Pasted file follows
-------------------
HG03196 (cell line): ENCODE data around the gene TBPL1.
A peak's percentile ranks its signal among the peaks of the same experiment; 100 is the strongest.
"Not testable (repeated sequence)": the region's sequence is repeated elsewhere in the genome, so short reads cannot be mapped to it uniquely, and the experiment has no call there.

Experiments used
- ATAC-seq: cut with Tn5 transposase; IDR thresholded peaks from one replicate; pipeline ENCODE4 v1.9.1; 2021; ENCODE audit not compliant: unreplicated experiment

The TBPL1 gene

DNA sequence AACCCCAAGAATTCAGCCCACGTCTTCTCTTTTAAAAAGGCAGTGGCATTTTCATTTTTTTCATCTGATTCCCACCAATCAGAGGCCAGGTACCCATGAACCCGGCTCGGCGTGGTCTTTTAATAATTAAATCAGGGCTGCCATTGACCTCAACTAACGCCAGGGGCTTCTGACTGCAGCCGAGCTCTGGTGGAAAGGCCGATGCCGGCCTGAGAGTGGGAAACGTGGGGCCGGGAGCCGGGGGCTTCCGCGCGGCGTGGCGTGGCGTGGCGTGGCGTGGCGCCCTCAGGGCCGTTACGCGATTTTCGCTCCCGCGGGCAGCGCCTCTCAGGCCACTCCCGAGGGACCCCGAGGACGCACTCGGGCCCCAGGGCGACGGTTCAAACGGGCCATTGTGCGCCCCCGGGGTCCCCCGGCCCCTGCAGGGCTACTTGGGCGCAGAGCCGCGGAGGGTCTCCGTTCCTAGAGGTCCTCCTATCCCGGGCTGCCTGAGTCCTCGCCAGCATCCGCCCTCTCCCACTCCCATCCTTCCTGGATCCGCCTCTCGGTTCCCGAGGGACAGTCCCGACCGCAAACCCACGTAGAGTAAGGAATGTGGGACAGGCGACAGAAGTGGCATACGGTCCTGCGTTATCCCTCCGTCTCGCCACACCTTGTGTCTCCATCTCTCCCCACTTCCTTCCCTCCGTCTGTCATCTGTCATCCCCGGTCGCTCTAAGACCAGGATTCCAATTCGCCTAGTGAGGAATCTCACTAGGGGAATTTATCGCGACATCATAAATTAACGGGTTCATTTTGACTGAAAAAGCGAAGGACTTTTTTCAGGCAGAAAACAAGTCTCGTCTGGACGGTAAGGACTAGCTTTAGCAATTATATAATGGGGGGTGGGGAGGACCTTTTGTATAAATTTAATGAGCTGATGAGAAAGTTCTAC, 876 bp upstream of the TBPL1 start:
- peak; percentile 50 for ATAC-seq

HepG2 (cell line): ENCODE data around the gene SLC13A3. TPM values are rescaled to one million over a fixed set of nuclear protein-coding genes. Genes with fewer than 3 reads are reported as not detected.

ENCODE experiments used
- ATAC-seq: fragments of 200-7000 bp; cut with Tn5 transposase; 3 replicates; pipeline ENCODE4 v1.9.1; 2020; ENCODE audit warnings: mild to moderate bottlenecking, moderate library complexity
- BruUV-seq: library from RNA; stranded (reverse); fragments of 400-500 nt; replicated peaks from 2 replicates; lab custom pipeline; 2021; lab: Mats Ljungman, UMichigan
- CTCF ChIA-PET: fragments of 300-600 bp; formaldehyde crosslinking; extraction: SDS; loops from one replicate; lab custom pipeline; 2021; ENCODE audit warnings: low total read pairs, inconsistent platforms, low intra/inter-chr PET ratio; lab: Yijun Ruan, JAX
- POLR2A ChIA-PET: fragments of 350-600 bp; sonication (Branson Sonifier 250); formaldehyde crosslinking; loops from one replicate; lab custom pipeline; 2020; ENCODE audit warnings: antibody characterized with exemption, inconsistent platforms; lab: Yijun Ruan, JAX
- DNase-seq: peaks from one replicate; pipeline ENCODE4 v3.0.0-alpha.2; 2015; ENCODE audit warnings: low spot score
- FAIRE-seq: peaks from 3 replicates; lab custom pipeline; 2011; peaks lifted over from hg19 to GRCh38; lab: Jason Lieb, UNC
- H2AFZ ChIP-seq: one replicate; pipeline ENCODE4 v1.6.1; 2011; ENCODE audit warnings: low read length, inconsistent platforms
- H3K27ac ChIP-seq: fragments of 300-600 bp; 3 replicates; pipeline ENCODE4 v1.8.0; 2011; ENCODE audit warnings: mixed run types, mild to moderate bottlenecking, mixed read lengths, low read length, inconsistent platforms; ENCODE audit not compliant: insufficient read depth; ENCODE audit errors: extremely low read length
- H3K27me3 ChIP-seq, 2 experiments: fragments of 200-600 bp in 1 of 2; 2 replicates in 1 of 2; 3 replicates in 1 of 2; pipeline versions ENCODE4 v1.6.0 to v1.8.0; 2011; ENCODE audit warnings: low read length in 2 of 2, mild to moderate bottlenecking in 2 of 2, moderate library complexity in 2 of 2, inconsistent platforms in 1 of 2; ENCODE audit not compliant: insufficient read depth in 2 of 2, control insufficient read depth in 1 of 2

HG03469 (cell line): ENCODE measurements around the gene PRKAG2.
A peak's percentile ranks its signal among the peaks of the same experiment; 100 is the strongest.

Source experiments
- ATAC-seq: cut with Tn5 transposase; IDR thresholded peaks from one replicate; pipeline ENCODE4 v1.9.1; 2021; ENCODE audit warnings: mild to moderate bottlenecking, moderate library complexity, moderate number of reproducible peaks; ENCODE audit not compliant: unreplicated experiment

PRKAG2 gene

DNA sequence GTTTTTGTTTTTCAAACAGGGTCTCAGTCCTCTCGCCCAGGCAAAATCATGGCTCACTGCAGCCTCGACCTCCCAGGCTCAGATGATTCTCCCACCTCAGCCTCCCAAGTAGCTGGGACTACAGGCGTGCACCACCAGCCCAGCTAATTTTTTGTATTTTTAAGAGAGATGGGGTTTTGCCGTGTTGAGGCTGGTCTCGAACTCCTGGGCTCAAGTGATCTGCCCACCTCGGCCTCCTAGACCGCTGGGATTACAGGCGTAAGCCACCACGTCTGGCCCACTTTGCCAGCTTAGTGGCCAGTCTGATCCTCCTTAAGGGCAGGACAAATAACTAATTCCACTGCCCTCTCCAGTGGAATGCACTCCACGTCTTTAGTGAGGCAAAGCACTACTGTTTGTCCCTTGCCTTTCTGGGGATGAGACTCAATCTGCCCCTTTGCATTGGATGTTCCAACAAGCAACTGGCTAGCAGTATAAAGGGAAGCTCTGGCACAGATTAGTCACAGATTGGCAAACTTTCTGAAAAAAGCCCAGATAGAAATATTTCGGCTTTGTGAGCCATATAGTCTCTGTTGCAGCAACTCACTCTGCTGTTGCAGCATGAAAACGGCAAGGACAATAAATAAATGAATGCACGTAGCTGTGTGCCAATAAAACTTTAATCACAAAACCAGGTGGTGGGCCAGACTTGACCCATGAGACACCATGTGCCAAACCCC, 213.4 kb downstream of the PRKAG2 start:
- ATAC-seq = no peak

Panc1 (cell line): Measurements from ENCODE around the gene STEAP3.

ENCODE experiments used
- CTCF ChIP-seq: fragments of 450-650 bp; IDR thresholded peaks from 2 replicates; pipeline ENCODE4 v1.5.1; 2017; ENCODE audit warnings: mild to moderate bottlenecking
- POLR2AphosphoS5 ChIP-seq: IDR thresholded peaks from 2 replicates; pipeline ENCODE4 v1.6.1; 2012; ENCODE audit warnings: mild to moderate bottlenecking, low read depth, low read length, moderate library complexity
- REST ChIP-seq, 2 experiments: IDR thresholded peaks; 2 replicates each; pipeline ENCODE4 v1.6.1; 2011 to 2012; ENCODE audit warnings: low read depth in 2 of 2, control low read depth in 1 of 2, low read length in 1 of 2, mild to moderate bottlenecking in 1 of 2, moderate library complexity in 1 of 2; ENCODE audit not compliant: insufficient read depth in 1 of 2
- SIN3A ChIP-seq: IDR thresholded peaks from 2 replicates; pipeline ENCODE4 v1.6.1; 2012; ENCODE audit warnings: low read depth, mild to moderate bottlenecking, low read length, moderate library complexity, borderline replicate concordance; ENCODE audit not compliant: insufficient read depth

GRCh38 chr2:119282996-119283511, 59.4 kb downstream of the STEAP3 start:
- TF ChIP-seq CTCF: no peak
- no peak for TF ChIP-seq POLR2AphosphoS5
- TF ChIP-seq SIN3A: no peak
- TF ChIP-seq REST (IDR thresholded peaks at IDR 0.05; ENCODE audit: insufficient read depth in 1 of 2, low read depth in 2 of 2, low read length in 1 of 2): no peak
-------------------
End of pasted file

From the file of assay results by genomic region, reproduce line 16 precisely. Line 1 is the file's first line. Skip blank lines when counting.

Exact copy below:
- FAIRE-seq: peaks from 3 replicates; lab custom pipeline; 2011; peaks lifted over from hg19 to GRCh38; lab: Jason Lieb, UNC